Jan. 18, 1940 – April 4, 2021
Dr. Kondai L. Parthasarathy, former associate chief of the nuclear medicine department at Roswell Park Comprehensive Cancer Center, died April 4 in Buffalo General Medical Center after a lengthy struggle with heart disease. He was 81.
Born in Alleppey, now Alappuzha, a city on the Arabian Sea in India’s southern state of Kerala, he was the oldest of 10 children. He graduated from Kasturba Medical College in Mangalore, India, and was certified in internal medicine, nuclear medicine and nuclear cardiology.
Encouraged by a medical school classmate, he came to North America to practice, first in Canada for two years in Moncton, New Brunswick, then at Methodist Hospital in Brooklyn.
He came to Roswell Park in 1971 to work with nuclear medicine pioneer Dr. Merrill Bender and retired in 1991 after suffering a major heart attack.
Known to all as Dr. Ken Parthas, he was an emeritus clinical associate professor at the University at Buffalo Medical School and a consultant for Buffalo Medical Group, Catholic Health and Kaleida Health.
In retirement, he also continued to publish research and give presentations.
He was recognized for his service to patients by the clinical staff of Roswell Park when he retired in 1991. He also received a distinguished service award in 1993 from Mercy Hospital and the Department of Nuclear Medicine at the UB Medical School.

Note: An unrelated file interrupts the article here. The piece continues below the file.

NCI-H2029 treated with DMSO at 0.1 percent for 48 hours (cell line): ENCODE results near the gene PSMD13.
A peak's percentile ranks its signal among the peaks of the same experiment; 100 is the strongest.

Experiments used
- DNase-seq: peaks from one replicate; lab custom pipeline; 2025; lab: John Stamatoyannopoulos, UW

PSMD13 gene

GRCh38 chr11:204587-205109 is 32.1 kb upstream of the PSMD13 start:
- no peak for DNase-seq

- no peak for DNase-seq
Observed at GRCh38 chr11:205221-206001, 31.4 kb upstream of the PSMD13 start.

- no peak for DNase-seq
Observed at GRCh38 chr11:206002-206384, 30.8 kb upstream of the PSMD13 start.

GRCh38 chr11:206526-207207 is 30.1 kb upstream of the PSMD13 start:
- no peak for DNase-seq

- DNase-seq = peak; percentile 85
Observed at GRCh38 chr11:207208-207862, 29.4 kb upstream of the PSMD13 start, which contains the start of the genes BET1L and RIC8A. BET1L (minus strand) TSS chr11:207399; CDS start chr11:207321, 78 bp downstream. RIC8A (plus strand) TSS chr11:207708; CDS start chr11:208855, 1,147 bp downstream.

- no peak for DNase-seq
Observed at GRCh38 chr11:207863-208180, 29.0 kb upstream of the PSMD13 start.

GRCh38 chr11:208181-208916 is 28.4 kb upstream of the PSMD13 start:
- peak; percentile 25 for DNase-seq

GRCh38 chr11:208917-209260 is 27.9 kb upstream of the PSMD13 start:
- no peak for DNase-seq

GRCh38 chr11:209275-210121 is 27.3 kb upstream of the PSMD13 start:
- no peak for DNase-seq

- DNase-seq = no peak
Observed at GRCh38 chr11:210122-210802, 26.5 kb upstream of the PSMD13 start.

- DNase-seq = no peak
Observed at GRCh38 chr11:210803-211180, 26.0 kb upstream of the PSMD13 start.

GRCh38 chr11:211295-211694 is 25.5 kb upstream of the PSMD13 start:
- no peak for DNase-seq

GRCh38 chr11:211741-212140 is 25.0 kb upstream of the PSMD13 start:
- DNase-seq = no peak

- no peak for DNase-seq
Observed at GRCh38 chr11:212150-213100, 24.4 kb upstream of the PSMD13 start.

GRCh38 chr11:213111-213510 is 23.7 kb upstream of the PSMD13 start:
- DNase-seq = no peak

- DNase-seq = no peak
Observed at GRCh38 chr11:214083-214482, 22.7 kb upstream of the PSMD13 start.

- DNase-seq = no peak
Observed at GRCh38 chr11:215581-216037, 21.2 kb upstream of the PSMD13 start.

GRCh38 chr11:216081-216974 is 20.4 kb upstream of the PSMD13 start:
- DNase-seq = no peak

He found satisfaction in teaching new doctors doing residency in nuclear medicine. In 2002, he was presented with the Collimator Award for Teaching Excellence by nuclear medicine residents in the UB medical school.
Dr. Parthasarathy often wrote to public officials offering suggestions and solutions to problems.
In 1989, he made headlines with an appeal to Gov. Mario Cuomo for better funding for Roswell Park. Another time, he wrote the governor proposing that the name Roswell Park Memorial Institute be changed because “memorial” suggested a negative outcome.
When the pandemic struck, he wrote to Dr. Anthony Fauci and leaders in his home state in India to encourage a study of the natural herb Neem to see whether it could cure Covid-19.
He was a member of the Association of Kerala Medical Graduates.
His wife of 55 years, the former Sarasa Reddiar, died Feb. 19.
Survivors include a daughter, Remla; a son, Murali; two brothers, three sisters and a granddaughter.
A celebration of life for Dr. and Mrs. Parthasarathy will be held at later date.